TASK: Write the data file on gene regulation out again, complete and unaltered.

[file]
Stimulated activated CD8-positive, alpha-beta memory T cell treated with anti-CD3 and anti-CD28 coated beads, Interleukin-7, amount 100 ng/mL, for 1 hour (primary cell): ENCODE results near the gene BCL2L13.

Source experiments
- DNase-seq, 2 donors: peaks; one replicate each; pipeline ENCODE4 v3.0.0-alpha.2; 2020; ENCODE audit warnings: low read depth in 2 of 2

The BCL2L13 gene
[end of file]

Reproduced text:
Stimulated activated CD8-positive, alpha-beta memory T cell treated with anti-CD3 and anti-CD28 coated beads, Interleukin-7, amount 100 ng/mL, for 1 hour (primary cell): ENCODE results near the gene BCL2L13.

Source experiments
- DNase-seq, 2 donors: peaks; one replicate each; pipeline ENCODE4 v3.0.0-alpha.2; 2020; ENCODE audit warnings: low read depth in 2 of 2

The BCL2L13 gene